Local 751 Ironworkers

Trade

Description of Work In The Trade

A city's skyline is a kind of signature. A cityscape can easily distinguish New York from Los Angeles, or Chicago from Seattle. Each skyscraper that towers high above its city was built by Ironworkers.

Ironworkers work with iron, steel, brass, bronze, and reinforced concrete. Their work includes not only large industrial, commercial, or residential buildings, but also highways, bridges, power transmission towers, and metal tanks.

Ironworking consists of four sub-trades--rigging, structural ironwork, reinforcing ironwork, and ornamental ironworker. Many workers become adept in two or more areas in order to give themselves more versatility and value in the job market.

A person who works as a rigger is responsible for setting up the heavy steel frames and hoisting equipment used in construction sites. The frames and equipment arrive at the site in pieces. The rigger studies the size and shape of the article and plots the lines and rigging necessary to move it. Fiber line, wire rope, chain and hooks, and slings can be selected for the job. After determining where the item can be safely placed, the rigging crew attaches the piece to the crane or derrick that will be used for hoisting. Using hand signals, one rigger directs the operators of hoisting equipment while another rigger holds a rope that keeps the steel from swinging as it is lifted. The crew positions the piece with connecting bars and jacks. Driftpins or the long pointed handle of a spud wrench may be used to align the holes of the steel and the framework. The riggers temporarily bolt the piece in place and then move on to positioning the next piece.

A structural Ironworker connects the steel columns, beams, and girders used in construction. The person reads blueprints or follows the instructions of a work leader. A person working on the plumbing-up gang uses cables and turnbuckles to pull the steel into level and plumb positions. The workers check the alignment of each piece, vertically and horizontally, using plumb bobs, levels, and laser equipment. When a piece is properly aligned, the crew bolts or welds it in place permanently.

A reinforcing Ironworker places steel reinforcement in concrete forms. These steel reinforcements give concrete added strength. The reinforcing Ironworkers use rods of different sizes and lengths, wire fabrics, or mesh, or cables and wires. Blueprints show the location, size, and number of reinforcing bars to be used in a form. If the structure calls for crisscrossed bars of steel, the Ironworker fastens them together by tying wire around them with pliers. For floors, the workers place blocks or metal chairs under the under the reinforcing bars to hold them off the deck. Sometimes the reinforcing workers use heavy wire mesh to reinforce concrete. The mesh is made of welded wire, usually in six-by-six inch grids. The worker cuts the mesh to fit, bends it into the required shape, and then positions the mesh using a hooked rod. Like other steel products used in construction, reinforcing bars usually come precut to the right size. Occasionally, the Ironworker has to cut bars with metal shears or acetylene torches, bend materials by hand or by machine, or weld materials with arc-welding equipment.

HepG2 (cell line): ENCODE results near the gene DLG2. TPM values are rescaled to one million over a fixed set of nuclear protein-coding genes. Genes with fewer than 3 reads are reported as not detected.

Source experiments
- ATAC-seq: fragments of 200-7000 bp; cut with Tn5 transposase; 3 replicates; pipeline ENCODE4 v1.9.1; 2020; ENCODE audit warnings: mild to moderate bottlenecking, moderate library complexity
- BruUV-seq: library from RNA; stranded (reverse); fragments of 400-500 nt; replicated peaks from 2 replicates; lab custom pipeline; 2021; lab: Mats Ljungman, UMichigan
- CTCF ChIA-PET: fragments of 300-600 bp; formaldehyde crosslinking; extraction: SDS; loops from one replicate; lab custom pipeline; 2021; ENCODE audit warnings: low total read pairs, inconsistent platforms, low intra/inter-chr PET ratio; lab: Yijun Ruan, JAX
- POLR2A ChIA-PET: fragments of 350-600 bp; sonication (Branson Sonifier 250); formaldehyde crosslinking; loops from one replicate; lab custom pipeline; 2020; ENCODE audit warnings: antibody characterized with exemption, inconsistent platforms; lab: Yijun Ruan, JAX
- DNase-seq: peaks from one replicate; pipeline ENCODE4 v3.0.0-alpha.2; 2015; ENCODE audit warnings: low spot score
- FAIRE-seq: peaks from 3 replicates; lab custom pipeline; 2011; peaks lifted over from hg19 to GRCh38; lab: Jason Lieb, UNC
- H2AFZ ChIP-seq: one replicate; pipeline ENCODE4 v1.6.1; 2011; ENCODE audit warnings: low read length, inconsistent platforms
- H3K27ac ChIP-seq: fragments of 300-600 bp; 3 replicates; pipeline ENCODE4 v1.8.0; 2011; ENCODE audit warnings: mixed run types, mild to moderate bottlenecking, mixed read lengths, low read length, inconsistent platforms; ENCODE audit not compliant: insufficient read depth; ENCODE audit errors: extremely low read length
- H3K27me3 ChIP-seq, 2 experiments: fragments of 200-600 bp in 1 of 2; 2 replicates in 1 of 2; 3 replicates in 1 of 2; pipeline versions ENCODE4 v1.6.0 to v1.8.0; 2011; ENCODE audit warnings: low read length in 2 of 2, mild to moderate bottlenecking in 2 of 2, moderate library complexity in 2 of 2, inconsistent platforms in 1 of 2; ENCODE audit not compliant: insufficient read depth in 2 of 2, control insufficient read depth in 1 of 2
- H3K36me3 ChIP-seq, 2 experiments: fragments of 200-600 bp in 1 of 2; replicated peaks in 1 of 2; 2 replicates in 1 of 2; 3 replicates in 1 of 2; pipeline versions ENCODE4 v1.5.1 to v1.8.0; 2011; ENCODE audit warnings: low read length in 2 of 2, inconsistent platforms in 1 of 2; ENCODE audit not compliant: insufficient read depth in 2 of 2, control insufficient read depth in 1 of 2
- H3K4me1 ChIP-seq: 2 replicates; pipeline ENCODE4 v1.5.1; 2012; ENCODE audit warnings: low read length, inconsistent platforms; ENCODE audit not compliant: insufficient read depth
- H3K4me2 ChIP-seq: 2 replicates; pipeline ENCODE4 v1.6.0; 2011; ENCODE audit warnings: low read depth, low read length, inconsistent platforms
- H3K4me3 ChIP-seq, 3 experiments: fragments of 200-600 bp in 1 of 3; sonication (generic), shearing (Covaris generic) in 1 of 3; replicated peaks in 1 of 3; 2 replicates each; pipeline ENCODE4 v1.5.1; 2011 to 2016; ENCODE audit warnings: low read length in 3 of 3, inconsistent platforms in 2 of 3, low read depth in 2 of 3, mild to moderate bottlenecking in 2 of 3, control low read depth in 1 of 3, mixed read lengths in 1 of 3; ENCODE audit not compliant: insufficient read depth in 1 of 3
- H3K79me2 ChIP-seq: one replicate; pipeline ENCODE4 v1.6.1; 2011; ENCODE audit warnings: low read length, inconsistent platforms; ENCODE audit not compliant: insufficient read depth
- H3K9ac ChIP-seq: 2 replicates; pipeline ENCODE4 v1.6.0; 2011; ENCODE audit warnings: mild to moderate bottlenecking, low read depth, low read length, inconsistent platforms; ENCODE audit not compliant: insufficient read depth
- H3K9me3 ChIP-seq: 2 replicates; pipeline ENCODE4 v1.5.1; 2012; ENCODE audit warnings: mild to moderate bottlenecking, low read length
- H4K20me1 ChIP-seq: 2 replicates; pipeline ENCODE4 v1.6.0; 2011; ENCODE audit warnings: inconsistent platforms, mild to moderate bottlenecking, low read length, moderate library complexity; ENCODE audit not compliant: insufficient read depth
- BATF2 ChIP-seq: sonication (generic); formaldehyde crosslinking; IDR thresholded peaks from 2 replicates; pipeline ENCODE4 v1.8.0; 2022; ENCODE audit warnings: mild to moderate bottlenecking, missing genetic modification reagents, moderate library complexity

Ornamental or finishing Ironworkers install articles that are not actually parts of the basic construction of a building. These items include handrails, metal stairways, revolving doors, floor gratings, catwalks, ladders, fences, gates, metal facades, wall sheeting and other decorative items made from many materials, including precast concrete. The ornamental Ironworker positions each piece and then bolts, screw, or welds it securely in place. Ornamental Ironworkers assemble engineered metal buildings according to plans and place the interior and exterior wall and roof sheeting. Afterwards the Ironworkers install the trim work around the edges and corners to keep the weather out and look of the building appealing.

Over 90,000 people work as Union Ironworkers throughout the United States. About 80% of the available positions are with structural steel and reinforcing steel contractors. Other Ironworkers are employed by contractors who are involved in constructing bridges and tunnels, or water, sewer, and power projects. Placing reinforcing steel, welding structural shapes, and installing siding products are a large portion of the ironworker trade.